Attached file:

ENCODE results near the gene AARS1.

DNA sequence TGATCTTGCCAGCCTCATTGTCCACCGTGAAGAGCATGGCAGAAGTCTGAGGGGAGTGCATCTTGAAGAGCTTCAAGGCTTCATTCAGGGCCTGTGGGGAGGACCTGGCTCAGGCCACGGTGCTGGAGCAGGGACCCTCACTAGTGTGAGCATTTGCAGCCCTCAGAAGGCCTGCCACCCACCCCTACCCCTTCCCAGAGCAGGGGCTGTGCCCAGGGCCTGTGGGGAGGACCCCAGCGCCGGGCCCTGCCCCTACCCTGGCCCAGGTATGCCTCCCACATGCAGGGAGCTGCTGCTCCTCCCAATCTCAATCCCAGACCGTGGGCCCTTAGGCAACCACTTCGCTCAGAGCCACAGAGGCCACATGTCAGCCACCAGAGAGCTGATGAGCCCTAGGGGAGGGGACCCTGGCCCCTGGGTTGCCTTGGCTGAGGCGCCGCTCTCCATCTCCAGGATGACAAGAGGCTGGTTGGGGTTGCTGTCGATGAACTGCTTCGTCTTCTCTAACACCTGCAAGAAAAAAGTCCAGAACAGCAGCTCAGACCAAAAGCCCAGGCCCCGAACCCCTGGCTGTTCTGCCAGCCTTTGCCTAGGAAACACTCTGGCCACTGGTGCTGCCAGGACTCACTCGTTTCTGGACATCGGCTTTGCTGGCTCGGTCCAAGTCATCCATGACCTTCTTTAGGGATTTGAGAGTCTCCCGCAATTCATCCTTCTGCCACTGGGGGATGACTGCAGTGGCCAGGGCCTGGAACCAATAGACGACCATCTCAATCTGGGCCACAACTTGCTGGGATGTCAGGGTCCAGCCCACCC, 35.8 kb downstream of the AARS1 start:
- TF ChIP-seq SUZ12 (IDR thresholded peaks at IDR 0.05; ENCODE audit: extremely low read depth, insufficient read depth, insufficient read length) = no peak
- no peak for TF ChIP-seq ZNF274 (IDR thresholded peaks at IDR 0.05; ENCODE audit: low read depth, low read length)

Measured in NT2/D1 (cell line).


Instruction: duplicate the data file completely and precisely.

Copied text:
ENCODE results near the gene AARS1.

DNA sequence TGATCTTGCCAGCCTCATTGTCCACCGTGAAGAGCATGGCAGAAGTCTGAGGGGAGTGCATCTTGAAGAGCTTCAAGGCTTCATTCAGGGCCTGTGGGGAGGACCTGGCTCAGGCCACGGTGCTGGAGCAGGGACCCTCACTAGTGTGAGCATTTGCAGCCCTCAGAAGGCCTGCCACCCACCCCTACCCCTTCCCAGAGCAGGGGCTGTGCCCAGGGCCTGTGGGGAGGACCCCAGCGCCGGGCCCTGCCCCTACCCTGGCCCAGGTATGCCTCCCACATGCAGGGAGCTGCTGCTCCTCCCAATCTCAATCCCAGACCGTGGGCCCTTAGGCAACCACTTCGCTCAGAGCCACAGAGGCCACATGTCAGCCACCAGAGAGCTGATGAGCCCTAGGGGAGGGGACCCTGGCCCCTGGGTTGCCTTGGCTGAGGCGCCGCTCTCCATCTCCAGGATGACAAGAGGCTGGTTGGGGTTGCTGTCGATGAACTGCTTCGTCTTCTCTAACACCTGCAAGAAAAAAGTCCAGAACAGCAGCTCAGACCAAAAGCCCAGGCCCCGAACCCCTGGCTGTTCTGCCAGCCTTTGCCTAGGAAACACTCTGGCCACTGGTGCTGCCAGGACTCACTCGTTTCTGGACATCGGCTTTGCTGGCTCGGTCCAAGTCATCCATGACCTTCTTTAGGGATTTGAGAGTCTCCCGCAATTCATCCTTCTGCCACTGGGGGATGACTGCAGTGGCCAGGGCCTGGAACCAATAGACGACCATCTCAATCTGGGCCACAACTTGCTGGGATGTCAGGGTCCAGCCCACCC, 35.8 kb downstream of the AARS1 start:
- TF ChIP-seq SUZ12 (IDR thresholded peaks at IDR 0.05; ENCODE audit: extremely low read depth, insufficient read depth, insufficient read length) = no peak
- no peak for TF ChIP-seq ZNF274 (IDR thresholded peaks at IDR 0.05; ENCODE audit: low read depth, low read length)

Measured in NT2/D1 (cell line).